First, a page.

If you don’t plan on displaying your taxidermy in your home, you may be wondering what to do with it. Some people find taxidermy an attractive way to decorate their homes, while others prefer the kitsch factor. It all depends on your personal taste. If you are a fan of classic taxidermy, you might want to look at the pieces at Brimfield, a Chicago taxidermy shop. Here, you can find mounts of deer heads and slick trophy fish on display. Antique plaid blankets and retro mid-century furnishings are also available to help you decorate your home.
Ethics of taxidermy
The term “ethical taxidermy” has many meanings. For some people, it means that the animals were not killed specifically for the mount, but were still preserved in taxidermy. This term can include a wide range of sources, including roadkill, by-products of culling, and pest-control salvages. Others see ethical taxidermy as anything that does not harm the animal or contribute to its overpopulation.
Historically, hunting and trapping have been used for food or to control pests. While most indigenous peoples continue to kill animals for food and pest control, western civilizations have industries dedicated to eradicating entire species and their parts. This is not sustainable. Rather, taxidermists should be more mindful of their impact on the environment. While there are several ethical considerations associated with collecting animal parts, it is best to keep in mind that the ethics of unwanted taxidermy is a complex subject.
Techniques for taxidermy
Pests and insects can cause decay in taxidermy. Several common pests attack taxidermy and cause a significant amount of damage. These pests include moths, rodents, and dermestid beetles. Beetles are particularly damaging, burrowing deep into taxidermy and eating its keratin elements. Infestations and decay are best dealt with by a qualified conservator. To prevent further damage to your taxidermy, be sure to use a dust-shield spray.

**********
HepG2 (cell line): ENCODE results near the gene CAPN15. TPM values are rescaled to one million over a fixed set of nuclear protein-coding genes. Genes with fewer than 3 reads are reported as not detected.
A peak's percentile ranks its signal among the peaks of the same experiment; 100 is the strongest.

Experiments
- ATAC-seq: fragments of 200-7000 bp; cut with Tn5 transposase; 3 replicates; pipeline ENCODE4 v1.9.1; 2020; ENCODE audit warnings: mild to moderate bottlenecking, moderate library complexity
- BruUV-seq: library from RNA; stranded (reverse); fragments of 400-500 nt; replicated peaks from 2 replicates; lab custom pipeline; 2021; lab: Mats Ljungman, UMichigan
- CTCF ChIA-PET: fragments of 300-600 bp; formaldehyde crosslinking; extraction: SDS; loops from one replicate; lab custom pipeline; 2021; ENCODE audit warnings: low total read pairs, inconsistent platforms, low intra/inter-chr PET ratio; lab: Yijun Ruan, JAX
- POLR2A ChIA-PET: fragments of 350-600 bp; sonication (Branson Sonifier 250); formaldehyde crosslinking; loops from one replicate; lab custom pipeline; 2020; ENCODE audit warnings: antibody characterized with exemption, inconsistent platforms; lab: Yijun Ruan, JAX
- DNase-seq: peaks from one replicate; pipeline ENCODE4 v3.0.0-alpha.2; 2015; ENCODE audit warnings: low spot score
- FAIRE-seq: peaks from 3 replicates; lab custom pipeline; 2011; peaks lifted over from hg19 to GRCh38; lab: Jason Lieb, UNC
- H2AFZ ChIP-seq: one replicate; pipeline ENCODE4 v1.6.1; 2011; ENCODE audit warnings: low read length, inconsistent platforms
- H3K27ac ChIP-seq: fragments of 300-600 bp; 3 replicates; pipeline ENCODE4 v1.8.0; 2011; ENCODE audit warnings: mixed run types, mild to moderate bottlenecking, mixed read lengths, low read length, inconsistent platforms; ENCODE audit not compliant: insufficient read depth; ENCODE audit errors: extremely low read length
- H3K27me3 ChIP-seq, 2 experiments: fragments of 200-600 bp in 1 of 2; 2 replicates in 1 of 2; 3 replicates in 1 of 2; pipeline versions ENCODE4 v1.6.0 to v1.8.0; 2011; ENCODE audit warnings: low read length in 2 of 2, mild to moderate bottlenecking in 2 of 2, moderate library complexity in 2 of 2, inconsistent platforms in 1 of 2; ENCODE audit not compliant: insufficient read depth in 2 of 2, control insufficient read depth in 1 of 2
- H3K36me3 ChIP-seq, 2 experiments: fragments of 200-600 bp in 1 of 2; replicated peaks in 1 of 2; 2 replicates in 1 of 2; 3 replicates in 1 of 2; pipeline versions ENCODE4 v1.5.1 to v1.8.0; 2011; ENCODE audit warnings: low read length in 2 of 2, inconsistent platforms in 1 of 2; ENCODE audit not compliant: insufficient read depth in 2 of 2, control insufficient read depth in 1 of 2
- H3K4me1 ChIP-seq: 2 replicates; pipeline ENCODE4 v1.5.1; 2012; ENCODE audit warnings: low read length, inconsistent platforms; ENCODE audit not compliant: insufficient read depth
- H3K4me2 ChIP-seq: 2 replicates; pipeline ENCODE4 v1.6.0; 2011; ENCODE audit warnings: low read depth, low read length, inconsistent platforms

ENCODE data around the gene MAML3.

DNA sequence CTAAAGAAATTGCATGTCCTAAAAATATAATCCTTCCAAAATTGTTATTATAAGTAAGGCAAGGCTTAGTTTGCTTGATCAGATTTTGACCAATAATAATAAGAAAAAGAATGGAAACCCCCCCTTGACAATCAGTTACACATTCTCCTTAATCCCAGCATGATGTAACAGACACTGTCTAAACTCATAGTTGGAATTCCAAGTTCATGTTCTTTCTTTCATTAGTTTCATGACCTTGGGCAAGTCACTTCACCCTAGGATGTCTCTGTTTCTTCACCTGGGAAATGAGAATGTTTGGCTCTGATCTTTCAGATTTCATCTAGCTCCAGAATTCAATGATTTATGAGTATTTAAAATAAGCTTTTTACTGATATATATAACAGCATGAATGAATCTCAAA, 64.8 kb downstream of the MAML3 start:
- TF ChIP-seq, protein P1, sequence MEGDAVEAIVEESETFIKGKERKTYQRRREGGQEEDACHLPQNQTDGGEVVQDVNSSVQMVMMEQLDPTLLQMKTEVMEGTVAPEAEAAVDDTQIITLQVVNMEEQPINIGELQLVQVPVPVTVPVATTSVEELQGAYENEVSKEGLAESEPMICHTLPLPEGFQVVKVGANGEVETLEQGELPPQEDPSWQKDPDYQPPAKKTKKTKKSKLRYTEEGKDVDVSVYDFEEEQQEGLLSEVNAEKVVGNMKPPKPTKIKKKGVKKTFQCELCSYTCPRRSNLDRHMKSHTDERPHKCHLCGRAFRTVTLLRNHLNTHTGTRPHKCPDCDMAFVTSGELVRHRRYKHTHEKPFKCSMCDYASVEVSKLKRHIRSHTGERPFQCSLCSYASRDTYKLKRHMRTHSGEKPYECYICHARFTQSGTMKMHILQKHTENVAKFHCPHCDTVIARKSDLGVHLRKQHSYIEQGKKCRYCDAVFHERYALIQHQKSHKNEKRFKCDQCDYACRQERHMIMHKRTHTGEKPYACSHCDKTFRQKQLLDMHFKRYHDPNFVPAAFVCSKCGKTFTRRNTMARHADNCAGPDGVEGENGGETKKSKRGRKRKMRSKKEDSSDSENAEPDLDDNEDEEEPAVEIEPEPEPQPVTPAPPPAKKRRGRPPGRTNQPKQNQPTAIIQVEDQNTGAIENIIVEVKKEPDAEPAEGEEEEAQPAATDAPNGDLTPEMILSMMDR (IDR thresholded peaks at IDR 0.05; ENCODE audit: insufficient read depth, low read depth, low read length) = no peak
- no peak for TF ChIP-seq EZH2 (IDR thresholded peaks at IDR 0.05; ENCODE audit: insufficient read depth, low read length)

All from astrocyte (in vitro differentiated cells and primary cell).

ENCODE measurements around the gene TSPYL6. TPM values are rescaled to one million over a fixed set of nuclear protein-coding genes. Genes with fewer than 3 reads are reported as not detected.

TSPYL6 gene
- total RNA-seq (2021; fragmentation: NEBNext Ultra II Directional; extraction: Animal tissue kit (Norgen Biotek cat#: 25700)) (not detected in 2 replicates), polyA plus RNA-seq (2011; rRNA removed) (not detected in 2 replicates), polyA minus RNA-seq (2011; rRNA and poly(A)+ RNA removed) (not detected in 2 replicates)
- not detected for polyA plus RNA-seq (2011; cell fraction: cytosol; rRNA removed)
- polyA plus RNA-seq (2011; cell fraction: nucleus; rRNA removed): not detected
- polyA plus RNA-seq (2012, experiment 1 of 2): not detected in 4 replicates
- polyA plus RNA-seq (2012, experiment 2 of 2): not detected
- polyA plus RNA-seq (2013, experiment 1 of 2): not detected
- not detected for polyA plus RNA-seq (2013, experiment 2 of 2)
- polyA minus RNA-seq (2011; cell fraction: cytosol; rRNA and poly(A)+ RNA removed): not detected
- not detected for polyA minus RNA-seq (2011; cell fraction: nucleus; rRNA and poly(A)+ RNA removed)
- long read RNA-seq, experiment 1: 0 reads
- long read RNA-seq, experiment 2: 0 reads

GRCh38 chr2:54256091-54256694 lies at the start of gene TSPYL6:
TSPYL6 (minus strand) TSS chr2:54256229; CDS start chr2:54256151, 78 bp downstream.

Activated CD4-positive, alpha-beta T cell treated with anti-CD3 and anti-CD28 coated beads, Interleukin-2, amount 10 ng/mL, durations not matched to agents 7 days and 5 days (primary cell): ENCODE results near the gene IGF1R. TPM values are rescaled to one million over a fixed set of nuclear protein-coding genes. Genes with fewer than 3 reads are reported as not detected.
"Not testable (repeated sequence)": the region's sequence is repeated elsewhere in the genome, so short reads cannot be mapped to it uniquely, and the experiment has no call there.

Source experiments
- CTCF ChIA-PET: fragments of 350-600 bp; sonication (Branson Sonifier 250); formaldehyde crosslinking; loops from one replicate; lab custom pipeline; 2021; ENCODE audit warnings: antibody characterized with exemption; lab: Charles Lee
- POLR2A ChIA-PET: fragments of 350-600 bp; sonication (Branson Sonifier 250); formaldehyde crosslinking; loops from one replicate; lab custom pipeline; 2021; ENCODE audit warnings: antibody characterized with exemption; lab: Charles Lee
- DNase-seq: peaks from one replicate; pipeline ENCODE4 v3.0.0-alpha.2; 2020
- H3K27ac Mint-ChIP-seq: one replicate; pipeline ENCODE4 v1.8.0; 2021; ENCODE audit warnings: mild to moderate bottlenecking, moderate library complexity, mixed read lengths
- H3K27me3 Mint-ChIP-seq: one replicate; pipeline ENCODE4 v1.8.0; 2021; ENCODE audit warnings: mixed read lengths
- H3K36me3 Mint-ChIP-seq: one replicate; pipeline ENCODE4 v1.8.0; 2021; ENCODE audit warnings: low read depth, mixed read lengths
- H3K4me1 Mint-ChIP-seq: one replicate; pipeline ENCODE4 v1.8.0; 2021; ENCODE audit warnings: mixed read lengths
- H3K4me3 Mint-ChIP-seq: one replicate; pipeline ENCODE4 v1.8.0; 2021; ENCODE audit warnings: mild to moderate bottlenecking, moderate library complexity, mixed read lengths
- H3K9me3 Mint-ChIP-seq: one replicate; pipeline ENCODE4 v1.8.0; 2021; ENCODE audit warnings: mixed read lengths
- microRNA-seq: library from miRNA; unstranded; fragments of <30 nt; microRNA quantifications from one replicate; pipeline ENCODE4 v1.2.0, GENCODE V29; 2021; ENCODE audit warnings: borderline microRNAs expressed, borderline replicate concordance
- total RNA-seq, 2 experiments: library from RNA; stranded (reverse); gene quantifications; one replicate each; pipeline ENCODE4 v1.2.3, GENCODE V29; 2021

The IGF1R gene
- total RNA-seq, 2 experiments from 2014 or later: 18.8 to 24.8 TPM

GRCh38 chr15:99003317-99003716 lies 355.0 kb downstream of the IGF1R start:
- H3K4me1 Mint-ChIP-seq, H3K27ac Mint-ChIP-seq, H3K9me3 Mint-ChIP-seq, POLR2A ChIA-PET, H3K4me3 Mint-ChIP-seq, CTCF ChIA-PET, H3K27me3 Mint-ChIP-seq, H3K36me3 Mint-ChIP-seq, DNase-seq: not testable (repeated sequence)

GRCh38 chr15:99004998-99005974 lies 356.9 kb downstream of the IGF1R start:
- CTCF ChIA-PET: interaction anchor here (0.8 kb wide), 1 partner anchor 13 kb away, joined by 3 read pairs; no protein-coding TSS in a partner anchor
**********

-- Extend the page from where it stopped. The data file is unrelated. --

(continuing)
The taxidermists at the Fine Art Restoration Company specialize in dealing with all types of eclectic items, including stuffed animals, paintings, and antiques. Whether you have a taxidermy collection in your home or want to sell an old, unwanted piece, our team of conservators will be able to help you deal with this problem and salvage your valuable pieces. While taxidermy is an art form, it’s also an expression of a person’s feelings about death. Although most taxidermists today do not kill animals, it still maintains an air of mystery and reverence for their work. This is not the case in Victorian times, when taxidermists used arsenic soap to preserve animal parts. However, the internet and the widespread use of color photography have contributed to a resurgence of this discipline.
Practicing taxidermy without a license
Practicing taxidermy without a proper license is a violation of the laws governing the industry. The practice of mounting an animal, such as a deer, requires a special license. It is illegal to perform some procedures without a license, such as antler mounting, skull cleaning, and the like. If you are charged with this offense, you must seek legal advice and follow the law to avoid a criminal record.
A license is required for a licensed taxidermist in Pennsylvania. In order to practice taxidermy, an individual must first obtain a license from the Pennsylvania Department of Agriculture and Consumer Protection. The commissioner may issue a license to a citizen who meets the requirements. To obtain a license, an individual must submit a list of his employees. Employees must list their names and the dates they received the birds they mount. The number of birds and species are also required.
Sustainability of taxidermy
The sustainable sourcing of animal specimens is a growing trend in the taxidermy industry. Ethical taxidermy is often the result of an animal lover’s passion for preserving the natural world. It ensures that the entire body of an animal is used, rather than sacrificing parts that don’t add value. Ethical taxidermy is often considered to be more environmentally friendly than traditional methods, as the animal’s body has been properly used rather than disposed of.
The popularity of taxidermy is growing, in part because of the visibility of the artists who create these beautiful works. Innamorato and Anantharaman believe this popularity is largely due to the inherent disconnect between humans and nature. Taxidermy is accessible and attractive, which contributes to the appeal. Despite the societal challenges that face the industry, the creative aspect of the trade remains undiminished. And with its inherent appeal, it’s hard to deny that it’s an art.